ANP will auction the remaining 70 percent, in which Petrobras can also participate alone or as part of a consortium with other firms.

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« Reply #685 on: Sep 21, 2013, 05:29 AM »

Researchers brace for latest corporate push questioning climate change

By Fiona Harvey, The Guardian
Friday, September 20, 2013 20:15 EDT

Climate change summit braced for counterblast from sceptics as report warns greenhouse gas emissions still increasing

Big companies are paying contrarians to undermine the work of climate scientists, according to a top UN official speaking before the release of a landmark review of climate science this weekby international researchers next Friday.

Halldór Thorgeirsson, a director who reports to the head of the UN body that governs the on-going high level international climate negotiations, said that scientists would need to be prepared for a counter-blast from sceptics.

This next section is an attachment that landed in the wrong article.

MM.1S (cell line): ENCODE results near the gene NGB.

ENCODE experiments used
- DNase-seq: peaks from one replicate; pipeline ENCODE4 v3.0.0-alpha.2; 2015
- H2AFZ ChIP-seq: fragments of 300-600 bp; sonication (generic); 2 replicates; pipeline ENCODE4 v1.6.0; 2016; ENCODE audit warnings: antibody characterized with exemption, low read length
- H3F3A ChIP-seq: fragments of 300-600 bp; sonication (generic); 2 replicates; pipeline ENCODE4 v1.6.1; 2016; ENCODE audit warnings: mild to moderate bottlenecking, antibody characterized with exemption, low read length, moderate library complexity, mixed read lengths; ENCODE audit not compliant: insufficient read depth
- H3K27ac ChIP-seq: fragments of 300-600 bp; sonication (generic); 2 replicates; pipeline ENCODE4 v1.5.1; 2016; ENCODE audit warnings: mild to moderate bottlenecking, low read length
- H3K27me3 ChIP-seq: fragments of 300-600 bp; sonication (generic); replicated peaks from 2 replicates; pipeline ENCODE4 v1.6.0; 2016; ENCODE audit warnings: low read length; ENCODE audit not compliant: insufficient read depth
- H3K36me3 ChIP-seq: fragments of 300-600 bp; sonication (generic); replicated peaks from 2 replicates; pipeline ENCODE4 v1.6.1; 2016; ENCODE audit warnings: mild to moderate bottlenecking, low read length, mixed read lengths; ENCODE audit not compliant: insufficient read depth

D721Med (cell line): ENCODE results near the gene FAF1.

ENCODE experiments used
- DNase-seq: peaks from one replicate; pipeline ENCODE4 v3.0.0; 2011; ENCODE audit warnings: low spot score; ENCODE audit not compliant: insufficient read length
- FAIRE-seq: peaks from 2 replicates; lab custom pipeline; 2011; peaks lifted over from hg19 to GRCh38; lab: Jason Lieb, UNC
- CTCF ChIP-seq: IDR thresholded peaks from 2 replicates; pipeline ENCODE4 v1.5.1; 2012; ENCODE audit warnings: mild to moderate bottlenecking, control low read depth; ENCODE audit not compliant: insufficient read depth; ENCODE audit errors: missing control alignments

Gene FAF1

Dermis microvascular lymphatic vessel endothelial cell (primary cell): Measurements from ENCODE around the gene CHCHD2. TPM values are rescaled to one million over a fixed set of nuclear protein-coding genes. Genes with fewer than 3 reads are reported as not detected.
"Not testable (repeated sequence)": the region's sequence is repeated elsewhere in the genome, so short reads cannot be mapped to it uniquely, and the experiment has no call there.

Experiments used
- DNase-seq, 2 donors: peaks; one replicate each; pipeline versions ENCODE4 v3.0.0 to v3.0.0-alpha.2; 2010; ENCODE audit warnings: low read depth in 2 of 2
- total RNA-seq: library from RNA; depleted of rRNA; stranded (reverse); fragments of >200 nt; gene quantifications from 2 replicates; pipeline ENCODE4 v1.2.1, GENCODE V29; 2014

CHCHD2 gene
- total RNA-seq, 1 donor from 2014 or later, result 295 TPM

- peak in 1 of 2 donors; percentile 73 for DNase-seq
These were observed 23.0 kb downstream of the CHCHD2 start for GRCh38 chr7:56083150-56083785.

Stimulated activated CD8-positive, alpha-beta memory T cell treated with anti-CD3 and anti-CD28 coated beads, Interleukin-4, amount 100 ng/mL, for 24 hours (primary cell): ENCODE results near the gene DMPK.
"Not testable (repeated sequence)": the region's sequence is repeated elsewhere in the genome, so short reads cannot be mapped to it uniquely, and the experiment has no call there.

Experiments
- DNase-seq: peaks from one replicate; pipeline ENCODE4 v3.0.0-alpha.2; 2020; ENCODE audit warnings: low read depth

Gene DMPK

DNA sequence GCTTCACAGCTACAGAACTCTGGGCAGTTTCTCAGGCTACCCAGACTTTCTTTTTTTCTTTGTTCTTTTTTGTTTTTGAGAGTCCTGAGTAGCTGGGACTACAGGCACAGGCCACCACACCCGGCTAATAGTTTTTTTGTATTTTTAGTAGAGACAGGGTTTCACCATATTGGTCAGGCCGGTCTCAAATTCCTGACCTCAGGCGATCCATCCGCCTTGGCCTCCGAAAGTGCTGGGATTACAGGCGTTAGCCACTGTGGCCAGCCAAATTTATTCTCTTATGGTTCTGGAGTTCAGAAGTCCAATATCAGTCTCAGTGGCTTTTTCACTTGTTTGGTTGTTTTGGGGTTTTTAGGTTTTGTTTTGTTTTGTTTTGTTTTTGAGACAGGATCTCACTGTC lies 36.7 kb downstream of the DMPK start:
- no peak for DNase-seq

“Vested interests are paying for the discrediting of scientists all the time. We need to be ready for that,” he said.
His outspoken views will set the tone for a fractious meeting of the world’s leading climate scientists, kicking off on Monday in Stockholm, that will set out the evidence that the world’s governments use when formulating policies to deal with global warming for decades to come. More than 800 scientists have contributed to the report, the final details of which will be hammered out in a gruelling four-day session next week.